Day Hagan Research Update




The shift in focus from monetary to fiscal policy continues to drive investor sentiment.


Neil Leeson


February 24, 2017


When the Federal Reserve Chairman Janet Yellen, was before Congress for the semiannual monetary policy report last week, equity markets had an unexpected reaction: strength. This occurred despite the generally hawkish tones and accompanying possibility of higher interest rates sooner rather than later. Subsequently, when the FOMC meeting minutes from the Jan. 31-Feb. 1 were released this past Wednesday, there was little market reaction to the news. So, it seems that the market (investors) are okay with higher interest rates. Apparently, investors are betting that the drag of higher interest rates will be offset by the economic prosperity brought about by potentially stimulative fiscal policy. It is obvious that Fed Chairman Yellen is aware of the extreme optimism that President Trump has bestowed upon the markets. In fact, based on her testimony, she stands ready to adjust monetary policy accordingly.

Therefore, I believe the newest financial market axiom should shift from "Don't Fight the Fed" to "Don't Fight the Trump." (Soon to be trademarked.)

As I wrote last week, bull markets don't typically die of hold age—there must be a catalyst to expose the markets to more than minimal corrections (less than 7-10%) brought on by extreme sentiment, overbought conditions or valuation extremes. Since the Great Recession—which officially lasted from December 2007 to June 2009—began with the bursting of an 8 trillion-dollar housing bubble, the Federal Reserve has instituted accommodative monetary policies that have supported the economy and the equity markets. It was always my belief, shared by many others, that the Fed would do whatever it could to keep the economy (and markets) afloat.  I now think this responsibility has shifted from the Fed to the Trump administration.

And just like you shouldn't have bet against the central bank for the past eight years, I don't think you want to bet against Trump going forward. I don't have any hard evidence for this opinion, but based on his actions thus far, I am under the impression that the President will do whatever it takes to keep the economy (and markets) afloat. I have no doubt that several areas of the economy and markets will do better than others, but overall, the "Trump Trade" may be in effect for the next four years.

Our approach at Day Hagan has always been a weight-of-the-evidence approach and giving the trend the biggest benefit of the doubt. It is hard to argue with the trend strength of global and domestic equity markets, while some sectors and country indexes are doing substantially better than others, in aggregate we are in the presence of a global bull move in equities. However, as we have noted for the past several months, there are indicators flashing caution signs that should temper any near-term bullish attitude; valuation, sentiment, and overbought momentum come to mind. But until we see a change in investor demand for equities, which will in turn shift trend indicators from bullish to bearish, we remain "cautious bulls" longer-term.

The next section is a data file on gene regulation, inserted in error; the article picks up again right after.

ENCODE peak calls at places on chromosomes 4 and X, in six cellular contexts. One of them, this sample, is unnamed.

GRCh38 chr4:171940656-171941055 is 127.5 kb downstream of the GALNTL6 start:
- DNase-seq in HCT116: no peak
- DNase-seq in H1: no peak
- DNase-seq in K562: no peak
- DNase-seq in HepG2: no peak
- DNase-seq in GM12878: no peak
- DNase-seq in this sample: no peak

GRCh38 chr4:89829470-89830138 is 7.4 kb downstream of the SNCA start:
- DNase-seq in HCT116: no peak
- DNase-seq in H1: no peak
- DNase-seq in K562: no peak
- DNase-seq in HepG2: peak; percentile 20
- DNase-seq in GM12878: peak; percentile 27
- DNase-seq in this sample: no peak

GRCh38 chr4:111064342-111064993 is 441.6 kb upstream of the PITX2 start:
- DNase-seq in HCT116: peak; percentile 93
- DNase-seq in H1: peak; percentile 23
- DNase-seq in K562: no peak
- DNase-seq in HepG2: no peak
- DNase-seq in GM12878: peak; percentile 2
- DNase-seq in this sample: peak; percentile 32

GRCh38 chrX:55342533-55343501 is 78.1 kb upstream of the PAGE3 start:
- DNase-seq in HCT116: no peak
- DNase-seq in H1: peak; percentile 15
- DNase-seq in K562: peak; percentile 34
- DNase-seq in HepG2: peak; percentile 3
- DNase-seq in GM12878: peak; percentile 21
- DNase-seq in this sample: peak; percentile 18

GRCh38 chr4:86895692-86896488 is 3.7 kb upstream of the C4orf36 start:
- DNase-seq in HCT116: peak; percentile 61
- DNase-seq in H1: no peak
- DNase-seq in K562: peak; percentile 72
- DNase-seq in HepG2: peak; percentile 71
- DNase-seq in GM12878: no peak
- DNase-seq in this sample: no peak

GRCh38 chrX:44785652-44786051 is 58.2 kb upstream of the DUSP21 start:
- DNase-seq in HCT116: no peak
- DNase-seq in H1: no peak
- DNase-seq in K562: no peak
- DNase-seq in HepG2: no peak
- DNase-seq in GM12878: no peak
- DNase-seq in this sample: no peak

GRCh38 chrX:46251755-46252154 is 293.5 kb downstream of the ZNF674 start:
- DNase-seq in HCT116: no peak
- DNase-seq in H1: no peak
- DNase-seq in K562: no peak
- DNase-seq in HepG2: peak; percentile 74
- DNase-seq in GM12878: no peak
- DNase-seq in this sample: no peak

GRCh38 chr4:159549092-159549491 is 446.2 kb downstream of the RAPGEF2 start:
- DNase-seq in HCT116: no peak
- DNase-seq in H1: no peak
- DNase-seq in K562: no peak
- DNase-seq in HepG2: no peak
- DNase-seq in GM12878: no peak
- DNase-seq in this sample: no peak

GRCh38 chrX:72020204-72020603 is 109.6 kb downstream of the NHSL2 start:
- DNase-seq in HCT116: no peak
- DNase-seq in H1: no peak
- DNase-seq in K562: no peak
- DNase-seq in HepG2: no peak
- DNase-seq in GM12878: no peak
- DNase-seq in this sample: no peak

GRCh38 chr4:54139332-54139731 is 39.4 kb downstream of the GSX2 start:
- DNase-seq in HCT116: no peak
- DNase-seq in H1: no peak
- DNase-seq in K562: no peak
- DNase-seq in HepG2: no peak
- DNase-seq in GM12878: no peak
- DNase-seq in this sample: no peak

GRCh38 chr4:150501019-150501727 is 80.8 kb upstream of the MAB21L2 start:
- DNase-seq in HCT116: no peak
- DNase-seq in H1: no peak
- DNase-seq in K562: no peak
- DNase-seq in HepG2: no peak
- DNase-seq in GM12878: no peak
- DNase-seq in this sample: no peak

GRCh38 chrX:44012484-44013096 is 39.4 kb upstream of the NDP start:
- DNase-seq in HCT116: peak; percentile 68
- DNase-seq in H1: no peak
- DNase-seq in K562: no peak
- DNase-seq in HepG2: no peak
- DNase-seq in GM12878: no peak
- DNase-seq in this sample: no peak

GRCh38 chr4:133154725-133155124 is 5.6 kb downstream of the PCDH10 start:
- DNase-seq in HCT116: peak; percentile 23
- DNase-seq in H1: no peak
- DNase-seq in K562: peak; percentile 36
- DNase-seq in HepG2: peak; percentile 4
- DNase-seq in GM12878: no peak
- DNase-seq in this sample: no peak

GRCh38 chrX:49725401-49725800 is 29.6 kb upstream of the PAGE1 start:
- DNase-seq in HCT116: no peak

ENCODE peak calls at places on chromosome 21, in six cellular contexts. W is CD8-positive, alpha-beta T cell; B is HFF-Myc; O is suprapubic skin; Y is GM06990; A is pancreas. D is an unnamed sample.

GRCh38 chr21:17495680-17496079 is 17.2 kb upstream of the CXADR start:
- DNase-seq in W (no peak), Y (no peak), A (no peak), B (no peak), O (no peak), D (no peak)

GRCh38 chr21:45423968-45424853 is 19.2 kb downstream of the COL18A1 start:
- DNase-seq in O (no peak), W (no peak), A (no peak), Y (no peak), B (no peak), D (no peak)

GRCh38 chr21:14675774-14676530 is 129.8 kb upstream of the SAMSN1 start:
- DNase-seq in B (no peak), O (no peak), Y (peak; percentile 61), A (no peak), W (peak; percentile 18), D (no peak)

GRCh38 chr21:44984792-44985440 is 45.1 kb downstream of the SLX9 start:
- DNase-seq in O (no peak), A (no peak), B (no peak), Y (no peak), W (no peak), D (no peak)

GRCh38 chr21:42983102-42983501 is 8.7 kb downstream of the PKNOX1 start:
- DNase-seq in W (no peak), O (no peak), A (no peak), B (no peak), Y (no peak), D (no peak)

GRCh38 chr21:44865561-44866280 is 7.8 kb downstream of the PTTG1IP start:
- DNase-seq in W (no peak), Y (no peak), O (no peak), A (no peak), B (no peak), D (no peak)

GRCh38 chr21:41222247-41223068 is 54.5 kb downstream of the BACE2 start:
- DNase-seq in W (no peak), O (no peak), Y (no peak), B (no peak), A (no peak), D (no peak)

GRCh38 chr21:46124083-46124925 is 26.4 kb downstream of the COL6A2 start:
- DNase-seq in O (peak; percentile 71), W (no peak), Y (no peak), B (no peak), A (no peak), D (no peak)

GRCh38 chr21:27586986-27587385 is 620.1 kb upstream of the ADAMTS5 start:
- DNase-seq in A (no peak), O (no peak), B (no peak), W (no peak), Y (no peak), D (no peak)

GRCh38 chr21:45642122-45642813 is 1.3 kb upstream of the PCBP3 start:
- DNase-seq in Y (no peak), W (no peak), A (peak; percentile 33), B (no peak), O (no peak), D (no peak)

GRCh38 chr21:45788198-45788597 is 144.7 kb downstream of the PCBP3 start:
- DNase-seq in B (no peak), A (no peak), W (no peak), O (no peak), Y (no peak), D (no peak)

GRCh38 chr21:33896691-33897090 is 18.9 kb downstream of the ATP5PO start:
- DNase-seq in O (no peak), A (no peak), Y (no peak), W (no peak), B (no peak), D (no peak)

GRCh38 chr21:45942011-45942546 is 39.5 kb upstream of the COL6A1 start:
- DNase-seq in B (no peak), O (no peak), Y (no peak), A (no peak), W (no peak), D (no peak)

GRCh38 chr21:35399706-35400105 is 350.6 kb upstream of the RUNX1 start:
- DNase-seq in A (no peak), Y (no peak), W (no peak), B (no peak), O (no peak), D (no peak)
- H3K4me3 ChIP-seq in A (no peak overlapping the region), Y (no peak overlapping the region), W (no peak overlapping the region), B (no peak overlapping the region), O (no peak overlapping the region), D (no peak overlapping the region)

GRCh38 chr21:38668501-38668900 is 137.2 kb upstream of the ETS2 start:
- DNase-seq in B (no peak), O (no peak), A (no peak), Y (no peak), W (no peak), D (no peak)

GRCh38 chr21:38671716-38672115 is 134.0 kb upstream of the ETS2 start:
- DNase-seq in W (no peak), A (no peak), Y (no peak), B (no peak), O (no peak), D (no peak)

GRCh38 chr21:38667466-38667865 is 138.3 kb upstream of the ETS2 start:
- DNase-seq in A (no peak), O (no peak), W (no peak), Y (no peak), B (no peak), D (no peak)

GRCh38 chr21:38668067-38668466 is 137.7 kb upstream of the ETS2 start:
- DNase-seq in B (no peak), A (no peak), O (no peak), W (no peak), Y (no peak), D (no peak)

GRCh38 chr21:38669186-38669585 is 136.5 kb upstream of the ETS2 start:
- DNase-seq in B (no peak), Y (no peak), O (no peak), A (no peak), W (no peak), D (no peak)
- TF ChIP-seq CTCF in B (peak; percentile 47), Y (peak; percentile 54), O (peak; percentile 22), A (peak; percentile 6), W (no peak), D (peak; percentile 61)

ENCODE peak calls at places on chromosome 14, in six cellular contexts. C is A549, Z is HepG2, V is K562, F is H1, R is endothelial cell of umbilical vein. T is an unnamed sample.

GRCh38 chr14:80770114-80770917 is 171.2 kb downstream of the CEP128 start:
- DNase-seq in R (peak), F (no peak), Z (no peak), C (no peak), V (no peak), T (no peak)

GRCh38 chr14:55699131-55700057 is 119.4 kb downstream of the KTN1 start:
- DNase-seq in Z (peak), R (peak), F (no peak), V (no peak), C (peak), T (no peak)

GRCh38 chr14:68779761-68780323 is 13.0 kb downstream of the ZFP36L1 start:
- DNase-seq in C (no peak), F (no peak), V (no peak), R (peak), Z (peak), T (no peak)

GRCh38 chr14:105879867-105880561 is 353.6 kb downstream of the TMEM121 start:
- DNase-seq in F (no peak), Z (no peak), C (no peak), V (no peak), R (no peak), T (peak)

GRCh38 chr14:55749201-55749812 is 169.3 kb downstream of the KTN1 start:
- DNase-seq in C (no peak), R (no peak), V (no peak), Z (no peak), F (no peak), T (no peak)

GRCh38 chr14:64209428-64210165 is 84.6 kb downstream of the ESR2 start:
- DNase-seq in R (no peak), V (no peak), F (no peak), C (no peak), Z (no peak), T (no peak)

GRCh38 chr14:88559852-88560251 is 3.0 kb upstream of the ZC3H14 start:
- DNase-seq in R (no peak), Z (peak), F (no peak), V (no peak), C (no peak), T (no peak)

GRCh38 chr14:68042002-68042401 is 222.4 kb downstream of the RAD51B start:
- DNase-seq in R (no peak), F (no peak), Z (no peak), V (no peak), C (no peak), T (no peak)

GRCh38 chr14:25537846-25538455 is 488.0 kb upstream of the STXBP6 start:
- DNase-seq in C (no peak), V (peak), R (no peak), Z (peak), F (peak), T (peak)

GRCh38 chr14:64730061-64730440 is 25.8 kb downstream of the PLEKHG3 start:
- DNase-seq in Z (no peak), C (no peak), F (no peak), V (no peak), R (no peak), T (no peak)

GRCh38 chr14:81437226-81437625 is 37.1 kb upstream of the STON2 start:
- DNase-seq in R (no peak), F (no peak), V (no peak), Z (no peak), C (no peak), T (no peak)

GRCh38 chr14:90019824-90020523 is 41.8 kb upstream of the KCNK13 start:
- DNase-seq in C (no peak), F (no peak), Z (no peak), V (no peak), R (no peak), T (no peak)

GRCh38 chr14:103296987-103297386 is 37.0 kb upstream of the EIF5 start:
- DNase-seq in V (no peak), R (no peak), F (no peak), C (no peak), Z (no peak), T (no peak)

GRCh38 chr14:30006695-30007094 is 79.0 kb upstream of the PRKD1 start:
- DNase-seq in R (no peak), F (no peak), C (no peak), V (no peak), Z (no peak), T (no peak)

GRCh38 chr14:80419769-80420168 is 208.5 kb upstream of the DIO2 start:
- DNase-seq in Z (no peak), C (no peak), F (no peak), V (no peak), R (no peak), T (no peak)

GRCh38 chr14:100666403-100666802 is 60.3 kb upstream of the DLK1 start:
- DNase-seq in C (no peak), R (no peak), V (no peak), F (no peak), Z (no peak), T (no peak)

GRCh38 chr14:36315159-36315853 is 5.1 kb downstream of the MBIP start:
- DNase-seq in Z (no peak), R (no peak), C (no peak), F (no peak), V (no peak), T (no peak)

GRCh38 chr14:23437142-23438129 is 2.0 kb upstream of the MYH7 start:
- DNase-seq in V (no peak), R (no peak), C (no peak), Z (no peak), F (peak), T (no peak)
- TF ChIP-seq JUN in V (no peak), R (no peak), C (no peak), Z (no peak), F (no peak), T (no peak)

The chart below is one that I highlighted last week. Since then, it has actually improved as we continue to see more demand (buyers) than supply (sellers). We think that a significant reversal in trend in this indicator/chart would indicate that buying has become exhausted. But for now, this indicator is solidly bullish. Nonetheless, we continue to view any pullback in equities as a buying opportunity—baring a significant event that may have a longer-term impact on economic growth and the economy.


While we remain respectively of the trend, we do see some type of pullback in the coming months as a significant probability. The cause may be due to buyer exhaustion or the end of retirement funding prior to the April tax filing deadline, or any number of other reasons. From a seasonality standpoint, however, March through May have been typically strong months for domestic equities. This further supports our current "buy the dip" thought process.

While we are currently cautiously bullish longer-term, based on near-term excesses, we are overweight cash to help cushion near-term shocks to the market. We would look to increase our equity allocation at different intervals of support. For example, if the market were to decline 3%, 5% or 7%. Beyond a 7% drawdown we would have to put heavier weight on external indicators that gauge economic and earnings growth to make sure there wasn't another major financial dislocation occurring that could lead to global financial duress.

Our current near-term cautious allocation and cash position should allow us to weather any short-term decline and take advantage of lower prices in those securities that have the most potential into year end.

Have a wonderful week,

Neil Leeson
Day Hagan Investment Committee Consultant
Day Hagan Asset Management

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